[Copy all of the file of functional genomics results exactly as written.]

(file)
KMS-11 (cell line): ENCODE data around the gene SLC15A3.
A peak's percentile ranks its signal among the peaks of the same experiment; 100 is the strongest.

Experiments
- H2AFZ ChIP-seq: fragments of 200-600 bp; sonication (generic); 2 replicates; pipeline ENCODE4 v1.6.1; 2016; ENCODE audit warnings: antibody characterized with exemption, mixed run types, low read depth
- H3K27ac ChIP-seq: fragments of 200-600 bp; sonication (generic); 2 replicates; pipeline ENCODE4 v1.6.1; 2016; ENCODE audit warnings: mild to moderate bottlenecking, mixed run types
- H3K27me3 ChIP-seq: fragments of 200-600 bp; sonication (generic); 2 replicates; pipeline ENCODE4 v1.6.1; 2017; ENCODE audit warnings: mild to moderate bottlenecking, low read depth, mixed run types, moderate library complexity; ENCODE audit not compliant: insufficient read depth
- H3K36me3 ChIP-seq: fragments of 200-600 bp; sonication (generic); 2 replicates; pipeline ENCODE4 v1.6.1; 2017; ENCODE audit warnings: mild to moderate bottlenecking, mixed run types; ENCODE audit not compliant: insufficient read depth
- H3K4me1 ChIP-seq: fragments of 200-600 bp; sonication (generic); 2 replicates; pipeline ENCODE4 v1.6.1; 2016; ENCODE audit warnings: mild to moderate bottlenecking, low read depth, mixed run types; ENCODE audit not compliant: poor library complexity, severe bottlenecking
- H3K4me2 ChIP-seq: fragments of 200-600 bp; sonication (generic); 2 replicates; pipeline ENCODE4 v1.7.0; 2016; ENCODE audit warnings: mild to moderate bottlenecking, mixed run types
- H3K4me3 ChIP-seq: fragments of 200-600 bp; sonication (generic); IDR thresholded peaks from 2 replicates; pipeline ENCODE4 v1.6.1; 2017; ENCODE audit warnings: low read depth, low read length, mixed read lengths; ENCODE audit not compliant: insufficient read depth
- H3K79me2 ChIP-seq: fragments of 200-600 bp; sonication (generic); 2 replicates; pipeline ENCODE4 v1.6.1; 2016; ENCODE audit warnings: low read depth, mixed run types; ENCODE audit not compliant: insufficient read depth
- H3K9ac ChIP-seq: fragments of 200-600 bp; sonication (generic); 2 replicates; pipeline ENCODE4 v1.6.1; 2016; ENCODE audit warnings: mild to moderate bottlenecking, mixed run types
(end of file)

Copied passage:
KMS-11 (cell line): ENCODE data around the gene SLC15A3.
A peak's percentile ranks its signal among the peaks of the same experiment; 100 is the strongest.

Experiments
- H2AFZ ChIP-seq: fragments of 200-600 bp; sonication (generic); 2 replicates; pipeline ENCODE4 v1.6.1; 2016; ENCODE audit warnings: antibody characterized with exemption, mixed run types, low read depth
- H3K27ac ChIP-seq: fragments of 200-600 bp; sonication (generic); 2 replicates; pipeline ENCODE4 v1.6.1; 2016; ENCODE audit warnings: mild to moderate bottlenecking, mixed run types
- H3K27me3 ChIP-seq: fragments of 200-600 bp; sonication (generic); 2 replicates; pipeline ENCODE4 v1.6.1; 2017; ENCODE audit warnings: mild to moderate bottlenecking, low read depth, mixed run types, moderate library complexity; ENCODE audit not compliant: insufficient read depth
- H3K36me3 ChIP-seq: fragments of 200-600 bp; sonication (generic); 2 replicates; pipeline ENCODE4 v1.6.1; 2017; ENCODE audit warnings: mild to moderate bottlenecking, mixed run types; ENCODE audit not compliant: insufficient read depth
- H3K4me1 ChIP-seq: fragments of 200-600 bp; sonication (generic); 2 replicates; pipeline ENCODE4 v1.6.1; 2016; ENCODE audit warnings: mild to moderate bottlenecking, low read depth, mixed run types; ENCODE audit not compliant: poor library complexity, severe bottlenecking
- H3K4me2 ChIP-seq: fragments of 200-600 bp; sonication (generic); 2 replicates; pipeline ENCODE4 v1.7.0; 2016; ENCODE audit warnings: mild to moderate bottlenecking, mixed run types
- H3K4me3 ChIP-seq: fragments of 200-600 bp; sonication (generic); IDR thresholded peaks from 2 replicates; pipeline ENCODE4 v1.6.1; 2017; ENCODE audit warnings: low read depth, low read length, mixed read lengths; ENCODE audit not compliant: insufficient read depth
- H3K79me2 ChIP-seq: fragments of 200-600 bp; sonication (generic); 2 replicates; pipeline ENCODE4 v1.6.1; 2016; ENCODE audit warnings: low read depth, mixed run types; ENCODE audit not compliant: insufficient read depth
- H3K9ac ChIP-seq: fragments of 200-600 bp; sonication (generic); 2 replicates; pipeline ENCODE4 v1.6.1; 2016; ENCODE audit warnings: mild to moderate bottlenecking, mixed run types